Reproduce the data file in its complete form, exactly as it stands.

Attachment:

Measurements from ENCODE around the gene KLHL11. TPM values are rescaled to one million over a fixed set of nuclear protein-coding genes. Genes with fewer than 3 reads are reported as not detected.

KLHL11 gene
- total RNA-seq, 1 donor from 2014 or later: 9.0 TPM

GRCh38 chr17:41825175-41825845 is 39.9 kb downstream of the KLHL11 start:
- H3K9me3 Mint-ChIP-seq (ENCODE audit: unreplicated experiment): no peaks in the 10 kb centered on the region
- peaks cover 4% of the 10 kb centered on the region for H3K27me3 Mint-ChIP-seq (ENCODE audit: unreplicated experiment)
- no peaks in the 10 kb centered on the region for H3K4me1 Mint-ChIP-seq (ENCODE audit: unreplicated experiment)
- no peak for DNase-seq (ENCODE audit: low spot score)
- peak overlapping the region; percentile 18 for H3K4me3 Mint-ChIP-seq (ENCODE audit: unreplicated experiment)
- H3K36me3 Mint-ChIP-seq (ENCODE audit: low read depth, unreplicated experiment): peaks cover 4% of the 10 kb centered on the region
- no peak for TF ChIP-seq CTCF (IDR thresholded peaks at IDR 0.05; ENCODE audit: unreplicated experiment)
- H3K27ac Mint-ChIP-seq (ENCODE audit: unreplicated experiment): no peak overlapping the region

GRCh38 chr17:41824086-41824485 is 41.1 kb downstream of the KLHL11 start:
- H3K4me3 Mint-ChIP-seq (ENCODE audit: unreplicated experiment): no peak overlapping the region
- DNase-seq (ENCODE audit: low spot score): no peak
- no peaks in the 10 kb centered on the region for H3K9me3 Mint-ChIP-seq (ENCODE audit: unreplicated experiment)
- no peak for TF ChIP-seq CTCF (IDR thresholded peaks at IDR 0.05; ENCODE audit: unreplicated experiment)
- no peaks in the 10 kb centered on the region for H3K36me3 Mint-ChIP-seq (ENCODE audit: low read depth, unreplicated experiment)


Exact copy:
Measurements from ENCODE around the gene KLHL11. TPM values are rescaled to one million over a fixed set of nuclear protein-coding genes. Genes with fewer than 3 reads are reported as not detected.

KLHL11 gene
- total RNA-seq, 1 donor from 2014 or later: 9.0 TPM

GRCh38 chr17:41825175-41825845 is 39.9 kb downstream of the KLHL11 start:
- H3K9me3 Mint-ChIP-seq (ENCODE audit: unreplicated experiment): no peaks in the 10 kb centered on the region
- peaks cover 4% of the 10 kb centered on the region for H3K27me3 Mint-ChIP-seq (ENCODE audit: unreplicated experiment)
- no peaks in the 10 kb centered on the region for H3K4me1 Mint-ChIP-seq (ENCODE audit: unreplicated experiment)
- no peak for DNase-seq (ENCODE audit: low spot score)
- peak overlapping the region; percentile 18 for H3K4me3 Mint-ChIP-seq (ENCODE audit: unreplicated experiment)
- H3K36me3 Mint-ChIP-seq (ENCODE audit: low read depth, unreplicated experiment): peaks cover 4% of the 10 kb centered on the region
- no peak for TF ChIP-seq CTCF (IDR thresholded peaks at IDR 0.05; ENCODE audit: unreplicated experiment)
- H3K27ac Mint-ChIP-seq (ENCODE audit: unreplicated experiment): no peak overlapping the region

GRCh38 chr17:41824086-41824485 is 41.1 kb downstream of the KLHL11 start:
- H3K4me3 Mint-ChIP-seq (ENCODE audit: unreplicated experiment): no peak overlapping the region
- DNase-seq (ENCODE audit: low spot score): no peak
- no peaks in the 10 kb centered on the region for H3K9me3 Mint-ChIP-seq (ENCODE audit: unreplicated experiment)
- no peak for TF ChIP-seq CTCF (IDR thresholded peaks at IDR 0.05; ENCODE audit: unreplicated experiment)
- no peaks in the 10 kb centered on the region for H3K36me3 Mint-ChIP-seq (ENCODE audit: low read depth, unreplicated experiment)